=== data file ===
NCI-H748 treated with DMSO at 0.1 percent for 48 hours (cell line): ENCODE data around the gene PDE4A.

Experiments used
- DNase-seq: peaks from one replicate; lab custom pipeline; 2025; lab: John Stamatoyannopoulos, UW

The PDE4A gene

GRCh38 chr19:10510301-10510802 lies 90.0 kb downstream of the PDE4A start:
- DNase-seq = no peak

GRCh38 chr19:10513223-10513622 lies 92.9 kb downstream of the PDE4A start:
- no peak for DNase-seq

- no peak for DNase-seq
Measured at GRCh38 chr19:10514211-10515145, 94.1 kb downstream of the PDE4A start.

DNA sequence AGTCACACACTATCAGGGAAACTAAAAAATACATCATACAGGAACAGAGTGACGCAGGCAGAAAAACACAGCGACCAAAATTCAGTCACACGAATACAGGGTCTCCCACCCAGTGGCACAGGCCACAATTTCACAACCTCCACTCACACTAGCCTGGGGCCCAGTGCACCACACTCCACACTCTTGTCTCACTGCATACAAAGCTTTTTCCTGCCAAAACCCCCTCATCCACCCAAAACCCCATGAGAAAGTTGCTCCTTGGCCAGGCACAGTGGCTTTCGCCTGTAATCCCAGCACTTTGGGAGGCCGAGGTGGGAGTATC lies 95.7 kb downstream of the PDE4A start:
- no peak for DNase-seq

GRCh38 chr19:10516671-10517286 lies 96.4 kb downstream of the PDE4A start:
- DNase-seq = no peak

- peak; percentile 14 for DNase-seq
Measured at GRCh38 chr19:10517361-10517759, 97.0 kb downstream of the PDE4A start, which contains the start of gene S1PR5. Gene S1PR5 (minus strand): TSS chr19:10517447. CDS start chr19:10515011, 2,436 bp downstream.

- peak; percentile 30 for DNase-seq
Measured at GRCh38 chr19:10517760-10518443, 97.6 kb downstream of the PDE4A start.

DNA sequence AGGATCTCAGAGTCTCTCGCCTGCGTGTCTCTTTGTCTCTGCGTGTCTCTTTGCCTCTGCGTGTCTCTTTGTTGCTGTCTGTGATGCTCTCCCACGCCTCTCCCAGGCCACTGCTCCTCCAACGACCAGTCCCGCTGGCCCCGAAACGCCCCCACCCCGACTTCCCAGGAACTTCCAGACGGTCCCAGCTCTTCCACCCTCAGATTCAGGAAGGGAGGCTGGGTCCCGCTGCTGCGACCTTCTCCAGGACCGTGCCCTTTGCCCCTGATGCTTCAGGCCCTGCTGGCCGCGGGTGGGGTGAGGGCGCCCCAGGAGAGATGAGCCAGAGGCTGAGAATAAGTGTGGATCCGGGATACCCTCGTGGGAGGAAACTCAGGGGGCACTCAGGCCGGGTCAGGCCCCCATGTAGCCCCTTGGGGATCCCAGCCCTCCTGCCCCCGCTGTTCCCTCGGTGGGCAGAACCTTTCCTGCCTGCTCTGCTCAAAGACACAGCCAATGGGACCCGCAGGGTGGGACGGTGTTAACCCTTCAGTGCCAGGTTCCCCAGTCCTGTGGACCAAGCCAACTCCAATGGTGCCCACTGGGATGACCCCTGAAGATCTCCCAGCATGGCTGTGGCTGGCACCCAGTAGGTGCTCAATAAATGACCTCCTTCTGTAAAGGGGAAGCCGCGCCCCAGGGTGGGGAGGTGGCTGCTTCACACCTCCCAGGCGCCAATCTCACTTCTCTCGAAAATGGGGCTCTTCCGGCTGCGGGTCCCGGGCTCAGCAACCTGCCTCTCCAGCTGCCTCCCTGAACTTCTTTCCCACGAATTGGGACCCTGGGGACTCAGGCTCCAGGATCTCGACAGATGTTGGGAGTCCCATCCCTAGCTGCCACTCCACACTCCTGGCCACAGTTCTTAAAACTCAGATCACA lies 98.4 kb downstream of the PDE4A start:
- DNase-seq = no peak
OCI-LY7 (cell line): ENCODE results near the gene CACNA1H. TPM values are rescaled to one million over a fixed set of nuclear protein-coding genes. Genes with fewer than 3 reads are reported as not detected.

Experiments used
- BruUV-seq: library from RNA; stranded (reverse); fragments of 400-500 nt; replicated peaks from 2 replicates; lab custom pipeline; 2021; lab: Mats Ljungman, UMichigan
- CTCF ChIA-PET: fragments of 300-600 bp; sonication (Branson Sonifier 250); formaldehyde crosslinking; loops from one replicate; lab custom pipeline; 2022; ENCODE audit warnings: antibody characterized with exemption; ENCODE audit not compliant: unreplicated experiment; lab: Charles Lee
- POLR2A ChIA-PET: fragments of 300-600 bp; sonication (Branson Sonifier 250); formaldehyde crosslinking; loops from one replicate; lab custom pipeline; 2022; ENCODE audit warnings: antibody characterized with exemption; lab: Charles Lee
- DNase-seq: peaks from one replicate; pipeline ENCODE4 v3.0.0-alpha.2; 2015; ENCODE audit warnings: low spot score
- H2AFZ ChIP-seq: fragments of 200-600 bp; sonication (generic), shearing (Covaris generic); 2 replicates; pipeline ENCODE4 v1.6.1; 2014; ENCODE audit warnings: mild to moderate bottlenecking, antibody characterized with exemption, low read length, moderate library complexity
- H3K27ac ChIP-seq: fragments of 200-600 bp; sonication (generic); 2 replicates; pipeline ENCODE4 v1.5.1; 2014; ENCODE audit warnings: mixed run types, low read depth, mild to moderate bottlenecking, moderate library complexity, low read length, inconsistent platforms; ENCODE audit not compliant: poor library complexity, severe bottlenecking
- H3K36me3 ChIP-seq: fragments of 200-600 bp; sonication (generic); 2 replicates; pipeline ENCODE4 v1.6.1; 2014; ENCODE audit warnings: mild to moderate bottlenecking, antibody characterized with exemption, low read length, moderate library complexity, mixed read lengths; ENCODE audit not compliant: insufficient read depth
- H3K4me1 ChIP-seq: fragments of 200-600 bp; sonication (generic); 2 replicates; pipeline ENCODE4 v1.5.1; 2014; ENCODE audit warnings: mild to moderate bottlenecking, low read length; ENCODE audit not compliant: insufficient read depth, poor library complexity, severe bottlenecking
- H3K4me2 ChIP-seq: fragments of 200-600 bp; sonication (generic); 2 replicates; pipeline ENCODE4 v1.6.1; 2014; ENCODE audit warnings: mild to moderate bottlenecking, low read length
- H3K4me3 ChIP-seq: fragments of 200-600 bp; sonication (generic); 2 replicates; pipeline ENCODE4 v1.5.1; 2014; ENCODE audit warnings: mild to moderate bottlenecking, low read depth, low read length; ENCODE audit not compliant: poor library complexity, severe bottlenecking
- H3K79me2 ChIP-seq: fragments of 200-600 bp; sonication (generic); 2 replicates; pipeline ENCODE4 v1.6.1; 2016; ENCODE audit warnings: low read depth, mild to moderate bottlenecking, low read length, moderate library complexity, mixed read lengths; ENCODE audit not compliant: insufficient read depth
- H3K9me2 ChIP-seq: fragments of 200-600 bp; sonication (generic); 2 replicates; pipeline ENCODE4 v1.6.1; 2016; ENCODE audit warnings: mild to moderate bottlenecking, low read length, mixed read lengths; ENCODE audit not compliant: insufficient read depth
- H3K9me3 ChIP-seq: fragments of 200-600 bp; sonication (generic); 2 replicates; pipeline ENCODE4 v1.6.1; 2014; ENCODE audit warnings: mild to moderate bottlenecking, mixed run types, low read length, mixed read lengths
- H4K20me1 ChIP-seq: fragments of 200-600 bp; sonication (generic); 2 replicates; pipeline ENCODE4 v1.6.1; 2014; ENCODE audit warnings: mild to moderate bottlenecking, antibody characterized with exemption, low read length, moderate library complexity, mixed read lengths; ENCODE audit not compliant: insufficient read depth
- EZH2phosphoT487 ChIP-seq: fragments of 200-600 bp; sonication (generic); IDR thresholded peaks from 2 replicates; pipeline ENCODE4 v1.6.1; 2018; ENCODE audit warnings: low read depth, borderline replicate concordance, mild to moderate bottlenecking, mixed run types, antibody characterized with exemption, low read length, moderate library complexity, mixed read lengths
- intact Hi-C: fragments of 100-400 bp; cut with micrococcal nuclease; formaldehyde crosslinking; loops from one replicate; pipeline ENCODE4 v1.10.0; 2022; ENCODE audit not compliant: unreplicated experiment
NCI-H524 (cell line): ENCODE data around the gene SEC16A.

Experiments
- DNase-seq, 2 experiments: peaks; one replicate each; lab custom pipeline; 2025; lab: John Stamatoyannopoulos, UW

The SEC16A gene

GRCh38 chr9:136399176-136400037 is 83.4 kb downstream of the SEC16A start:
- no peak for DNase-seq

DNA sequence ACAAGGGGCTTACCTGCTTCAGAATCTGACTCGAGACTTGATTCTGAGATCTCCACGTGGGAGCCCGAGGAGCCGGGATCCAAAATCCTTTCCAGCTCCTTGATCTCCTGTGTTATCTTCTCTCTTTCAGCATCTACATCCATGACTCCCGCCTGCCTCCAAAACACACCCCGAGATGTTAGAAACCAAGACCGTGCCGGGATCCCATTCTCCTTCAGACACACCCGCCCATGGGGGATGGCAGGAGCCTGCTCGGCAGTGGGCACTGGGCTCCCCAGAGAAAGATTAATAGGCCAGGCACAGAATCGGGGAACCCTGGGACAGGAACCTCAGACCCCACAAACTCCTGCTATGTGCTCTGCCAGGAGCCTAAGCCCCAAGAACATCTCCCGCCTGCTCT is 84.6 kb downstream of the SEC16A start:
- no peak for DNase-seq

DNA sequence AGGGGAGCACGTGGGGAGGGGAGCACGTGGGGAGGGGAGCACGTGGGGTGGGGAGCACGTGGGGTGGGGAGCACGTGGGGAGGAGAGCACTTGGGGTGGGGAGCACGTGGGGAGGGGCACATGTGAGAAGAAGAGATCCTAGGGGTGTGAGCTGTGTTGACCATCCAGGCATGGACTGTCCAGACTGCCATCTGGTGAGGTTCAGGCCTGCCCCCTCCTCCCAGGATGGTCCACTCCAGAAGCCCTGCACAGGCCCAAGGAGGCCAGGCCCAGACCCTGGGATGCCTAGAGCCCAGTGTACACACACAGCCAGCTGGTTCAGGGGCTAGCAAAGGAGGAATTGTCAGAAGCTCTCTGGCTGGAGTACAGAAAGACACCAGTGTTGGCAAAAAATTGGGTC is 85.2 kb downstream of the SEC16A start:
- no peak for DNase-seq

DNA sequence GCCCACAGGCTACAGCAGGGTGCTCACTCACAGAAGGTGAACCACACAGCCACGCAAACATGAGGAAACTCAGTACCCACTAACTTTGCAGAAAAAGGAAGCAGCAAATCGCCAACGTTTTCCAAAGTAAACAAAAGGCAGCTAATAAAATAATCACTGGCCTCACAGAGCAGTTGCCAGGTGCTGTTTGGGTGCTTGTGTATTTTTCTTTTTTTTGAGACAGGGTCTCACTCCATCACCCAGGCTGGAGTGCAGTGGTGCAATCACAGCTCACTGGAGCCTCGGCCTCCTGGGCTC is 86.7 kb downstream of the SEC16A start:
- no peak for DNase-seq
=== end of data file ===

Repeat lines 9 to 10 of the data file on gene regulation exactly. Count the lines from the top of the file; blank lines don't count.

- no peak for DNase-seq
Measured at GRCh38 chr19:10514211-10515145, 94.1 kb downstream of the PDE4A start.